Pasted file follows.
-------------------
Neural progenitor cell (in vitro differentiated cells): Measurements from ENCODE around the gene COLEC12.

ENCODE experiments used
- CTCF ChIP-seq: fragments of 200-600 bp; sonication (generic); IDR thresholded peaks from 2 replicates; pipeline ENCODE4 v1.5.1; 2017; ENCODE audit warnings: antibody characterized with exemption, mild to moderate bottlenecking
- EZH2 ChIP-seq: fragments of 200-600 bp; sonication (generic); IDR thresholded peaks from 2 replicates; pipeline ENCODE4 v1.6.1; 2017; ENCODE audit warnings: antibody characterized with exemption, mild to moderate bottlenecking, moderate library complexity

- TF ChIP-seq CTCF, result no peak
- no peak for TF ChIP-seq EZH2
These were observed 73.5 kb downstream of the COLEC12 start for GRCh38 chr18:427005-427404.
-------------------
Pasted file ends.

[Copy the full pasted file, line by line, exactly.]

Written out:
Neural progenitor cell (in vitro differentiated cells): Measurements from ENCODE around the gene COLEC12.

ENCODE experiments used
- CTCF ChIP-seq: fragments of 200-600 bp; sonication (generic); IDR thresholded peaks from 2 replicates; pipeline ENCODE4 v1.5.1; 2017; ENCODE audit warnings: antibody characterized with exemption, mild to moderate bottlenecking
- EZH2 ChIP-seq: fragments of 200-600 bp; sonication (generic); IDR thresholded peaks from 2 replicates; pipeline ENCODE4 v1.6.1; 2017; ENCODE audit warnings: antibody characterized with exemption, mild to moderate bottlenecking, moderate library complexity

- TF ChIP-seq CTCF, result no peak
- no peak for TF ChIP-seq EZH2
These were observed 73.5 kb downstream of the COLEC12 start for GRCh38 chr18:427005-427404.